The notion of “donor-centred fundraising” raises alarm bells. It seems to share ideological roots with corporations that proclaim they are ‘customer-centred’.1 For example, Amazon.com’s highly-vaunted customer focus has been widely vilified for coming at the expense of other stakeholders, especially employees and suppliers.2 Corporations such as Walmart, Amazon, McDonald’s, and Uber with questionable records on caring for employees, suppliers, the environment, and communities use the language of ‘customer care’.
For generations, non-profit sector employees have struggled with reasonable work hours, fair pay, benefits, job security, and opportunities for advancement. Does ‘donor-centred fundraising’ represents yet another assault on the non-profit worker?
In a local example, an agency went all out upon the arrival of a $50,000 donation. (I think the donation was a portion of a real estate sales fee). There was a dinner, plaque, and public acclaim for the donor. Meanwhile, the agency did little to provide satisfactory employment and recognition to a revolving door of underpaid front line staff working in unsafe facilities with at-risk clients. The staff were expected to attend the dinner in the evening, on their own time.
Richard Branson is probably the most famous advocate of one contrasting approach. He says “take care of your employees, and they’ll take care of your business. It’s as simple as that.” 3
Although the phrase ‘donor-centred’ is troubling, the written material does not openly advocate following through on the implied threat to other stakeholders such as employees.
‘Donor-centred’ appears to be more of a catchphrase. It indicates that donors are essential to the success of the mission. Working with donors requires an understanding of the donor’s interests and objectives. Donors want to know that their donations are not wasted and are put to work on worthwhile things. They want good-quality communication which means fine-tuning publications, resources, websites and social media so that these reach particular donors in ways that are meaningful to each of them.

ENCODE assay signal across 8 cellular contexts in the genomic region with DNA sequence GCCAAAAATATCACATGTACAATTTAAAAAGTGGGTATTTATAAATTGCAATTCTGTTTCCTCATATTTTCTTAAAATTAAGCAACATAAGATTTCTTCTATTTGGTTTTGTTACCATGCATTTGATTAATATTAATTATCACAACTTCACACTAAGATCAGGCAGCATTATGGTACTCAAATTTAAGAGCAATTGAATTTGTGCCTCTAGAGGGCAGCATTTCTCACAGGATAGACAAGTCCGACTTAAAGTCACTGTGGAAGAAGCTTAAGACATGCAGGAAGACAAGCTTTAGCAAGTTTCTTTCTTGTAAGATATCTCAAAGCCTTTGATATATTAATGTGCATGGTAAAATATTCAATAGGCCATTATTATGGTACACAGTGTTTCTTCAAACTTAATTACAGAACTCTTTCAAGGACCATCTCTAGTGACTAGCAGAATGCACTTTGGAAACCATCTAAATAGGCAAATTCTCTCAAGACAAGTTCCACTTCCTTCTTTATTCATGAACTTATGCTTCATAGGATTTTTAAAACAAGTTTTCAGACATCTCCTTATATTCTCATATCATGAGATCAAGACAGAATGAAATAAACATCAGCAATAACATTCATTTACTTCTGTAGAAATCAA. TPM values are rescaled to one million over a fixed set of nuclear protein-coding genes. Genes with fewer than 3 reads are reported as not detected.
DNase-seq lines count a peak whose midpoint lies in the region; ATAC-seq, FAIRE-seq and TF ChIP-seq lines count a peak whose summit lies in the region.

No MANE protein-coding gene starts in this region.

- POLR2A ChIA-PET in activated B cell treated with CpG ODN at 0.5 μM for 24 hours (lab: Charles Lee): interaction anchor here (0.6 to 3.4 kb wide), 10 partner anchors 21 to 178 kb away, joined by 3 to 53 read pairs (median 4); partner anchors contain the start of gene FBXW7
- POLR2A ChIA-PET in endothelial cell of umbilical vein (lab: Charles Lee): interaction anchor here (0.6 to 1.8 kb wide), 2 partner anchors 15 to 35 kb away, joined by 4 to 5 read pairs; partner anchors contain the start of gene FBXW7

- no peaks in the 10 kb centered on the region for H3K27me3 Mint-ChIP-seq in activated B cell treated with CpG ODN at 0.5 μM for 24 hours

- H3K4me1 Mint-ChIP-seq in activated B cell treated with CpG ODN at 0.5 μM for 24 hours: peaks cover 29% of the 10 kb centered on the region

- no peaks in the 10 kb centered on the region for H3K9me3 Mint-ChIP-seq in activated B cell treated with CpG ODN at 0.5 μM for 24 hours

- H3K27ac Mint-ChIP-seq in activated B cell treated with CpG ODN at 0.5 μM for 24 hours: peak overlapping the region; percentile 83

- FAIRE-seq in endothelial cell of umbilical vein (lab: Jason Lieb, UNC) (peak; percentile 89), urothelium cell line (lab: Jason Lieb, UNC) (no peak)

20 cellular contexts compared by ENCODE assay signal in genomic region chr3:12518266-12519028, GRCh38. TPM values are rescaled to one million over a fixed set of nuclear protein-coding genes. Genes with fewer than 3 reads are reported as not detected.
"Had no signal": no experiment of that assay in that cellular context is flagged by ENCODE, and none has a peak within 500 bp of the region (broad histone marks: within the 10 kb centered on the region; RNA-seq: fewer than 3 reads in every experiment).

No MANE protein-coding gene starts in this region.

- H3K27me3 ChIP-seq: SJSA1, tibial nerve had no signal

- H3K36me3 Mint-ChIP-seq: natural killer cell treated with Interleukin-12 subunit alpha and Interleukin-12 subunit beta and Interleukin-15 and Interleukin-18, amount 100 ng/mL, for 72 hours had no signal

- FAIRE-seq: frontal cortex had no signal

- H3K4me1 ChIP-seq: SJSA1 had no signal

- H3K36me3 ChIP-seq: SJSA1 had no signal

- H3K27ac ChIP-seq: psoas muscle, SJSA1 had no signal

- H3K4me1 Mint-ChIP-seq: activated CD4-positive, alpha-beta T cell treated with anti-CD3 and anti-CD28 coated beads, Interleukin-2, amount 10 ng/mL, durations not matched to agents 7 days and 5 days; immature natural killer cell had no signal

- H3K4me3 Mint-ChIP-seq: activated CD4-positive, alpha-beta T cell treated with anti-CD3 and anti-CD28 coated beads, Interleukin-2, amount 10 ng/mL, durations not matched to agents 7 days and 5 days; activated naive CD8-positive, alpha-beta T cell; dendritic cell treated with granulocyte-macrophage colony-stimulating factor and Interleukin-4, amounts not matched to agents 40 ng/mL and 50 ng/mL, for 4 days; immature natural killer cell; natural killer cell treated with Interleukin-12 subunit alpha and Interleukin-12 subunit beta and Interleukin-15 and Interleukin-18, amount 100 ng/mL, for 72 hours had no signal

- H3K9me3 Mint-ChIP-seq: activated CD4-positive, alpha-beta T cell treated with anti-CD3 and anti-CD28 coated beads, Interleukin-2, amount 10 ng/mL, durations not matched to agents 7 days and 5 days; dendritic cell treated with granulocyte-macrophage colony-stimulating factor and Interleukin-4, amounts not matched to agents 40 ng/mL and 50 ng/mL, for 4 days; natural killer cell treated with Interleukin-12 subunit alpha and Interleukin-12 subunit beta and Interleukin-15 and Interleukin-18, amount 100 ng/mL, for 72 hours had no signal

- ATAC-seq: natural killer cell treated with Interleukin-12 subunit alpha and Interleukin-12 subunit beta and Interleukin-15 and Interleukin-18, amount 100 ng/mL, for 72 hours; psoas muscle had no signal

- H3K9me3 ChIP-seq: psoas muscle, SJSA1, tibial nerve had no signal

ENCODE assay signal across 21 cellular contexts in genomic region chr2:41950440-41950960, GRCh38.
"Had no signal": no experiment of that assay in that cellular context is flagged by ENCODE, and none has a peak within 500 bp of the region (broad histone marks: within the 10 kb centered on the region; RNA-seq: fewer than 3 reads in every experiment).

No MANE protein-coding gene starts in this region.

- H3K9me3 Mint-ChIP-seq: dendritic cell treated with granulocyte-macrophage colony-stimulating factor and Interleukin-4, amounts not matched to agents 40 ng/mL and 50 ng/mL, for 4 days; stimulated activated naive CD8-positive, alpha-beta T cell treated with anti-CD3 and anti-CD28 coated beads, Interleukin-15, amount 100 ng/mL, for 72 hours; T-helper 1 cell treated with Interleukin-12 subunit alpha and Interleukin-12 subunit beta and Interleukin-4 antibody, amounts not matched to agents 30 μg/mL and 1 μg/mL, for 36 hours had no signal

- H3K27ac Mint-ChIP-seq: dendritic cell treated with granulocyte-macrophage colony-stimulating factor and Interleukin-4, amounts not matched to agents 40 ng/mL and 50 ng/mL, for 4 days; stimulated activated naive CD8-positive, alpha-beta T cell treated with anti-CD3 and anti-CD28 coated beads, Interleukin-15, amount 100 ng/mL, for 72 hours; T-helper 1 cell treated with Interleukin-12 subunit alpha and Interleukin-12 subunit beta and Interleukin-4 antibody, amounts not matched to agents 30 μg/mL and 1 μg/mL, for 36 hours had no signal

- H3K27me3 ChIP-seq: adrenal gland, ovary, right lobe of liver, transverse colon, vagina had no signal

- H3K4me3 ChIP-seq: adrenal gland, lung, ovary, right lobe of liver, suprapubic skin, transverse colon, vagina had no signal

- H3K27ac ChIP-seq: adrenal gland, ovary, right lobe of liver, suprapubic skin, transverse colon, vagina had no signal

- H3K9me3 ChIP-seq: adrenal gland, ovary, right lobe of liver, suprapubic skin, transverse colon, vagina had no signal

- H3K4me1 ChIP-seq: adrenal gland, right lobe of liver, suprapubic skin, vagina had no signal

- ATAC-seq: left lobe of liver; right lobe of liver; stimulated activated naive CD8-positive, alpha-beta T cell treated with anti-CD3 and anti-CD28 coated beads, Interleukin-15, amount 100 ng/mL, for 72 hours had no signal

In thinking about this subject, I realized that it is unusual to be asked, ‘what motivated you to support our charity?’ or, ‘we haven’t seen you at any of our events this year, what is missing for you?’ I have also felt the sense that after making a donation, the money and organization disappear unless you give a lot of money.
I found the ‘donor-centric Pledge’ helpful in framing a discussion with donors and potential supporters. 4 It offers a list of simple, memorable rules for keeping the donor front and centre. Here is # 22. “That the donor's perspective defines what is a "major" gift.”
I find ideas about understanding and communicating with donors to be helpful. I also understand why fundraising consultants adopt current language from the corporate world. Although the ideas have been sufficiently ‘watered-down’ and ‘humanized’ to be palatable in a social justice environment, I wonder if some of the baggage from an increasingly unjust corporate world has been carried along with them. I can imagine this material produced by well-meaning fundraising specialists might be used to further pressure hard-pressed social service workers. Will someone be forced to do unpaid overtime, writing thank you notes by hand and from home late tonight because donors should get one within twenty-four hours?